Blog Archives

December 18, 2013

The final days of Ryan Freel

Ryan and wife ChristieOn December 22, 2012, former Cincinnati Reds infielder and outfielder Ryan Freel committed suicide. This week, his family released news that he’d been suffering with chronic traumatic encephalopathy, a concussion-related disease more commonly associated with football players.

On the anniversary, Brett Popplewell at SportsNet writes about Freel’s tragic life and his sad final days. The story opens in a chilling fashion.

A dead man rested on a couch, surrounded by mementoes of the things that mattered most. Memories from a life already lost: his daughters, his wife, his career. He left no note. No goodbye. Just three words, typed on his phone and sent to his mother. “You forgot one.”

The whole thing is worth a read. Hopefully, one day we’ll be able to prevent both repeated head trauma in sports and the damage that they can cause to people and families.

May 27, 2013

Pictures from Sunday’s disappointing loss to the Cubs

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Reds (31-19)0040000000451
W: Gregg (1-0) L: Hoover (0-4)


Panoramic shot from the sun deck

Panoramic shot from the sun deck.

The RHM crew headed out for its first Cincinnati Reds game of the season over Memorial Day weekend, catching the final game against the Chicago Cubs on Sunday.

Johnny Cueto started the game, and I felt fairly confident that the Reds would both sweep the hapless Cubs and provide us with the 11 strikeouts for the free LaRosa’s pizzas. Sadly, neither of those things happened, thanks to a bullpen meltdown by the Reds.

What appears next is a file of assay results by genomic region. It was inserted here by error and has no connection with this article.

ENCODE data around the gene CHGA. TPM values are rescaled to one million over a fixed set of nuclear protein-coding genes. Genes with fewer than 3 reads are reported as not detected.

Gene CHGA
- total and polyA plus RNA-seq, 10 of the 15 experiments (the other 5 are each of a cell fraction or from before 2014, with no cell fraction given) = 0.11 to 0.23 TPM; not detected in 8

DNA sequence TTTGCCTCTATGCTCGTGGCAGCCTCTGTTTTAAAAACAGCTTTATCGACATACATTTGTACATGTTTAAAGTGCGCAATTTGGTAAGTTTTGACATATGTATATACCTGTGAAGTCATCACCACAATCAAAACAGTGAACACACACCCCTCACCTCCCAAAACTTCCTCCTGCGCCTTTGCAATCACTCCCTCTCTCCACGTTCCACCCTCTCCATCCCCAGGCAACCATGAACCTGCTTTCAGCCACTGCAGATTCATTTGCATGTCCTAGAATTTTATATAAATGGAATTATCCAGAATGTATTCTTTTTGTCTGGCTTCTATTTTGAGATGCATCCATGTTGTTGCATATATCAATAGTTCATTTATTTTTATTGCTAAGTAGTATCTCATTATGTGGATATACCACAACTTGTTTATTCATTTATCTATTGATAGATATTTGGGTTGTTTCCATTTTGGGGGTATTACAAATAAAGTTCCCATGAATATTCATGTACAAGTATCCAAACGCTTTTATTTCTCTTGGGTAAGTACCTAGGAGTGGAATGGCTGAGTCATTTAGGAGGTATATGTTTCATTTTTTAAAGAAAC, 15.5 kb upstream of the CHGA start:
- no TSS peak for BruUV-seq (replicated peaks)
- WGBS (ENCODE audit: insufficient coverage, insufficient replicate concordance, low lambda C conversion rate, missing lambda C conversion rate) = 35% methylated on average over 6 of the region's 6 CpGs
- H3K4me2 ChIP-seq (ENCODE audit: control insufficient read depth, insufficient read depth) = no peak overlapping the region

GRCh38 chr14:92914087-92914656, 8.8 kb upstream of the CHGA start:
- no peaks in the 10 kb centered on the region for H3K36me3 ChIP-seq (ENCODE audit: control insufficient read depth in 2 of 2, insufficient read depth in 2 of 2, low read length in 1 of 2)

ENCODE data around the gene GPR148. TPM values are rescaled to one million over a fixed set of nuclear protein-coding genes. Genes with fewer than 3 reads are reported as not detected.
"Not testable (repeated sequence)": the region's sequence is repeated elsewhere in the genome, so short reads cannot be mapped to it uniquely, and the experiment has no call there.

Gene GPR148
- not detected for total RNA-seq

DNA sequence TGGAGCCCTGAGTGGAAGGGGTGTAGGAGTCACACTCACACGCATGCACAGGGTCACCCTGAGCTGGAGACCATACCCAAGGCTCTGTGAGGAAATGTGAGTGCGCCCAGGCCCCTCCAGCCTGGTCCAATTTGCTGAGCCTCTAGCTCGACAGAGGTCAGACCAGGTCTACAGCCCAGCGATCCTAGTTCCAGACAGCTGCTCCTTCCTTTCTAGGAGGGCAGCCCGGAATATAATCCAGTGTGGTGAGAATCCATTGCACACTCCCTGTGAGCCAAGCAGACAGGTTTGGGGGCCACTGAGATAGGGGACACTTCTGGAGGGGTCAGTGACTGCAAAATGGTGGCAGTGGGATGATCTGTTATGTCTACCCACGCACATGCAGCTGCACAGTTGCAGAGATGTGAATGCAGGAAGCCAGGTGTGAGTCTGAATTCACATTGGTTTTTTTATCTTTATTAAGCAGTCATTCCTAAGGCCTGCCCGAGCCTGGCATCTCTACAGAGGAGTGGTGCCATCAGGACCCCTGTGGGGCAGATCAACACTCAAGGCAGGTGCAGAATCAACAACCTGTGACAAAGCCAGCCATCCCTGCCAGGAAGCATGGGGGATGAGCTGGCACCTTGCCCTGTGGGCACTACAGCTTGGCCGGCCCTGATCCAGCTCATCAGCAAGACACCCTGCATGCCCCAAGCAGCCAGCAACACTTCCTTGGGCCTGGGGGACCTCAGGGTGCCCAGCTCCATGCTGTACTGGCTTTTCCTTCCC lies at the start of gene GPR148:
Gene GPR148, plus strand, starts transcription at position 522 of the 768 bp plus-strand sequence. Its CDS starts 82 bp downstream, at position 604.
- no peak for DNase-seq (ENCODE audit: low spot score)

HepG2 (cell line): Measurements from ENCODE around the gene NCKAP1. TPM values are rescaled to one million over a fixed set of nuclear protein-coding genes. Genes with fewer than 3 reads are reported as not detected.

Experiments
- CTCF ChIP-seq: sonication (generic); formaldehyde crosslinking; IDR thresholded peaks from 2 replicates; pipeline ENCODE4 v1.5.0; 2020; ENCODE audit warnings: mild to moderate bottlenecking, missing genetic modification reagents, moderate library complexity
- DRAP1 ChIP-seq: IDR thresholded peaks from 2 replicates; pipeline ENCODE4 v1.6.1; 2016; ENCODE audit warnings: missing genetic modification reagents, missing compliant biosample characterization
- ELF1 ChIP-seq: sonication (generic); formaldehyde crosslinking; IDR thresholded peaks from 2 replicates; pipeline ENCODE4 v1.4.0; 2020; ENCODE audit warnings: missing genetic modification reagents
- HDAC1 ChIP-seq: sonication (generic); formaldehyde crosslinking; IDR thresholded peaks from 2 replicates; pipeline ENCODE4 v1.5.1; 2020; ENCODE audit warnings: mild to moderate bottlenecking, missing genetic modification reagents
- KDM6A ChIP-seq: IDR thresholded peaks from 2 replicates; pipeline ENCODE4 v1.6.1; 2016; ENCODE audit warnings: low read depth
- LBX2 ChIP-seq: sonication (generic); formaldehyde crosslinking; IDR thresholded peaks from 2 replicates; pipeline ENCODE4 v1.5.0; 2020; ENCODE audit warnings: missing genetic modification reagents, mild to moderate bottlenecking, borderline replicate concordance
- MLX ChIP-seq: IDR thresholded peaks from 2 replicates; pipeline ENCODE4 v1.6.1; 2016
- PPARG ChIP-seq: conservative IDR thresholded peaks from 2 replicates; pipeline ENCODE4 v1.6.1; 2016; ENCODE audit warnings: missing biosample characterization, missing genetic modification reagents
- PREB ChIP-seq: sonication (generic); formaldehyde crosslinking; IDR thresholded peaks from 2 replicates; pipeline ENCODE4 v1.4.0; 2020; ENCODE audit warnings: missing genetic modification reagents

Perhaps due to the fact that it was my first in-person game of the season, I went a little photo happy. The best of them are available below.

May 24, 2013

Joey Votto actually could give 110%

Votto's a good looking guy

If Joey Votto puts his mind to it, he can accomplish anything.

One of my minor pet peeves is when people make a comment about devoting more than 100% to a certain task. Technically, that’s impossible. Sure, I understand what the person means: they’re devoting all of themselves to whatever it is they’re talking about.

A person has 100% to give to something at any given moment. Anything more than that is not something that a person is capable of.

Except for maybe Joey Votto. The more I read about him and his approach to the game of baseball, the more I think he could do anything he set his mind to, even breaking the laws of mathematics. I mean, just look at one of the finer points of Pete Rose’s that he’s taken to heart.